Walkable Communities in Central Florida:

Reflecting on Jeff Speck’s Talk

Streets that are safe, comfortable, and interesting invite us to walk and be active. That was the message of Jeff Speck, a recognized expert in creating walkable communities. He spoke to a group of MetroPlan Orlando board members, staff, area transportation planners, and the public on Wednesday. Think about your last walk. Whether you walked for enjoyment, exercise, or out of necessity, did you feel safe, comfortable, and enjoy the experience?

In Orlando, places — tucked away here and there — that meet this criteria, but overall, too few of our neighborhoods encourage us to walk. Opportunities abound in our region to improve the ease of walking to work, parks, grocery stores, and health and community services.

So what can we do?

1) Build on the momentum to adopt and implement Complete Streets policies. Seven of the region’s municipalities have done so already

2) Assess each new transportation project for how it creates opportunities to promote public health, connect to existing networks, and enhance economic mobility

3) Coordinate transportation investment with land use policy. As Speck said, we need safe, comfortable, and interesting places to walk. Transportation experts can plan, design, and engineer the safest road possible, but the surrounding buildings and public space provide the comfort, desire, and purpose for walking. Orange County and Casselberry are updating their land development codes to prioritize the pedestrian experience and safety. These efforts coordinated with transportation improvements, such as Complete Streets and increased transit service will enhance opportunities for more walkable neighborhoods throughout our region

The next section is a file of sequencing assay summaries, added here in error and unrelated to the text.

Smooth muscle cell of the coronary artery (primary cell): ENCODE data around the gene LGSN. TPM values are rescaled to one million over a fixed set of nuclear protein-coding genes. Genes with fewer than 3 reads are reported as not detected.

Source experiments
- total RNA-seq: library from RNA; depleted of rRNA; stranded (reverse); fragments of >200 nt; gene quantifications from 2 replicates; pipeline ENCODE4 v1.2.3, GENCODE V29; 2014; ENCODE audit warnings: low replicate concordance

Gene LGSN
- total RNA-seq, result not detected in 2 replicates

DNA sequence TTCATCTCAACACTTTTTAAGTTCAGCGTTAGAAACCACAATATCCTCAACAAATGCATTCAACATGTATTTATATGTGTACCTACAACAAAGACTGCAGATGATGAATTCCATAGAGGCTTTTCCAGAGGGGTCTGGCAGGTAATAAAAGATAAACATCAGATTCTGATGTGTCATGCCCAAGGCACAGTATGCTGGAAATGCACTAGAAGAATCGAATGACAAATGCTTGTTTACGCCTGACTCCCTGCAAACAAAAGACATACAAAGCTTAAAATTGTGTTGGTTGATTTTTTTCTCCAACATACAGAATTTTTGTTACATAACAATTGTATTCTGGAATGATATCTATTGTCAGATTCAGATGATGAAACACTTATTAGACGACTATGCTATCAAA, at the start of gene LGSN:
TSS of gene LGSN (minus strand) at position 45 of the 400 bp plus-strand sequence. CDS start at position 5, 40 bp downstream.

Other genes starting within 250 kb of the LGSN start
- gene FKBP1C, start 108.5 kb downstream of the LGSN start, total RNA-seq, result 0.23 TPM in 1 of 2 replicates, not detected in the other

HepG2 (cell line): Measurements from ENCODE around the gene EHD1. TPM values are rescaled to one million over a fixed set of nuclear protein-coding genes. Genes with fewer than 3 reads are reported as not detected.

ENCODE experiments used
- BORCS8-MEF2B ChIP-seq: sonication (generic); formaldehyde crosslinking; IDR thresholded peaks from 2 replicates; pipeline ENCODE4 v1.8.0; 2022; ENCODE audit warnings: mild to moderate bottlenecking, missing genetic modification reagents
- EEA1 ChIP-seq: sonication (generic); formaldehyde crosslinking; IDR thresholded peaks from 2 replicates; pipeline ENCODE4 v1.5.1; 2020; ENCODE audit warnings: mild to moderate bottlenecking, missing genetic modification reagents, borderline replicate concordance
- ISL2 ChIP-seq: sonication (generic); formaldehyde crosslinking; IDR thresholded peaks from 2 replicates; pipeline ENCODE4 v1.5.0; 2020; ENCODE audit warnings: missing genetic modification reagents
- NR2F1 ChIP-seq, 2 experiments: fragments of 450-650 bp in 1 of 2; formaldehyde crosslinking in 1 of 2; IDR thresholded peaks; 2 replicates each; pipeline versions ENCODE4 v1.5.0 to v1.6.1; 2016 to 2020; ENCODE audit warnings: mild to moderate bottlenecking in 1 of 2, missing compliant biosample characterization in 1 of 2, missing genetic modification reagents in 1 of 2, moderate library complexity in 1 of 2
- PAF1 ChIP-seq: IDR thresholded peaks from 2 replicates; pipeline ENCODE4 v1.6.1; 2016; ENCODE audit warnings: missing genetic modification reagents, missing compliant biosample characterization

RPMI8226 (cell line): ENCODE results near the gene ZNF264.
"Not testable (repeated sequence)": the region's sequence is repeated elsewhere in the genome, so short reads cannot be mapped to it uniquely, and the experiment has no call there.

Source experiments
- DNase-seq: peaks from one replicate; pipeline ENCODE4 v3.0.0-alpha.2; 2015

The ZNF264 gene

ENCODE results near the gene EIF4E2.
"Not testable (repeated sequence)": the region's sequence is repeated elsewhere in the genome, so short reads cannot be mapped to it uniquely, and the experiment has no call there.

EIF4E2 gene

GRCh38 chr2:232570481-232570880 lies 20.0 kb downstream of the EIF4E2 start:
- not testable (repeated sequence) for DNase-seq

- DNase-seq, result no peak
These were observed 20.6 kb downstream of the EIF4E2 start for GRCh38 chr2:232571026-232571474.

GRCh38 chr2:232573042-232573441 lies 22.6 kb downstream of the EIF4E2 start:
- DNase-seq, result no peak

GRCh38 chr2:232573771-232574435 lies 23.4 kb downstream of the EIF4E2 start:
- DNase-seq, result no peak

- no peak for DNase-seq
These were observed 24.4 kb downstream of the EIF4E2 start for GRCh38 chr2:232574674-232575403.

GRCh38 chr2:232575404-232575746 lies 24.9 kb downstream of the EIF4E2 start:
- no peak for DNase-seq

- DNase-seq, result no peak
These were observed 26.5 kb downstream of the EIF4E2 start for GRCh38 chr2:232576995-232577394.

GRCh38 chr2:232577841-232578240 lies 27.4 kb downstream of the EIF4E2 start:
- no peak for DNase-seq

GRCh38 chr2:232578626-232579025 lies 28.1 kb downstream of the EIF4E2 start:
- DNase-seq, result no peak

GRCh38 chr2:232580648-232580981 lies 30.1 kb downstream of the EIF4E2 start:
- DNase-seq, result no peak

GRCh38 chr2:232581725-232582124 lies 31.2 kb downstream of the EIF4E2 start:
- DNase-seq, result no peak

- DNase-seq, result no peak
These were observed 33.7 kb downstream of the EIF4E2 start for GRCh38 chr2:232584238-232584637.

Areas around SunRail stations, such as Winter Park and downtown, already score well in Speck’s walkability criteria. New and proposed development around the Longwood, Lake Mary, and Maitland stations offer opportunities for compact, walkable neighborhoods along the rail line. Efforts underway in Osceola County, especially the Tupperware station and downtown Kissimmee, will enable easier access to jobs, housing, and services.

Speck’s talk inspired discussion and ideas for how we can improve a person’s ability to walk to their job, grocery store, doctor, and anywhere else they choose to go. Thank you to Healthy Central Florida for organizing and supporting Speck’s visit. Healthy Central Florida is a partnership between Florida Hospital and the Winter Park Health Foundation.